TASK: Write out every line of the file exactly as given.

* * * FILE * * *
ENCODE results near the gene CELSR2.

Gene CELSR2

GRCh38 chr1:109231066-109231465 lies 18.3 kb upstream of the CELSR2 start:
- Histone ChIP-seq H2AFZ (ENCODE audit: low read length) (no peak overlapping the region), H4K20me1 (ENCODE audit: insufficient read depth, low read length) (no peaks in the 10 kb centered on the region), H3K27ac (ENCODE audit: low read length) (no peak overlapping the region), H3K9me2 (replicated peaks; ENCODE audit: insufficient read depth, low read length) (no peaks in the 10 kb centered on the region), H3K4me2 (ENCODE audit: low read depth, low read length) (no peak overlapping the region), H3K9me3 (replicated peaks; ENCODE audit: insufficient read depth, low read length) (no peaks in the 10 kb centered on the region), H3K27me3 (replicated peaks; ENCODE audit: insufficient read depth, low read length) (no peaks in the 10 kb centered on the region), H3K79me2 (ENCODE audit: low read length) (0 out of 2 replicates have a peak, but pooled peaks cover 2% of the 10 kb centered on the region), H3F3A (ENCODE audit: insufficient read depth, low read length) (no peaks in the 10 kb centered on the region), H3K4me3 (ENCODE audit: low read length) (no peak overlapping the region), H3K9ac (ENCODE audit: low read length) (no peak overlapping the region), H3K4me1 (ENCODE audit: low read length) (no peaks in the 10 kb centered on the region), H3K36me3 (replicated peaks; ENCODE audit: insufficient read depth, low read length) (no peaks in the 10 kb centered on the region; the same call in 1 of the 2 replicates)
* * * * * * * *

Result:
ENCODE results near the gene CELSR2.

Gene CELSR2

GRCh38 chr1:109231066-109231465 lies 18.3 kb upstream of the CELSR2 start:
- Histone ChIP-seq H2AFZ (ENCODE audit: low read length) (no peak overlapping the region), H4K20me1 (ENCODE audit: insufficient read depth, low read length) (no peaks in the 10 kb centered on the region), H3K27ac (ENCODE audit: low read length) (no peak overlapping the region), H3K9me2 (replicated peaks; ENCODE audit: insufficient read depth, low read length) (no peaks in the 10 kb centered on the region), H3K4me2 (ENCODE audit: low read depth, low read length) (no peak overlapping the region), H3K9me3 (replicated peaks; ENCODE audit: insufficient read depth, low read length) (no peaks in the 10 kb centered on the region), H3K27me3 (replicated peaks; ENCODE audit: insufficient read depth, low read length) (no peaks in the 10 kb centered on the region), H3K79me2 (ENCODE audit: low read length) (0 out of 2 replicates have a peak, but pooled peaks cover 2% of the 10 kb centered on the region), H3F3A (ENCODE audit: insufficient read depth, low read length) (no peaks in the 10 kb centered on the region), H3K4me3 (ENCODE audit: low read length) (no peak overlapping the region), H3K9ac (ENCODE audit: low read length) (no peak overlapping the region), H3K4me1 (ENCODE audit: low read length) (no peaks in the 10 kb centered on the region), H3K36me3 (replicated peaks; ENCODE audit: insufficient read depth, low read length) (no peaks in the 10 kb centered on the region; the same call in 1 of the 2 replicates)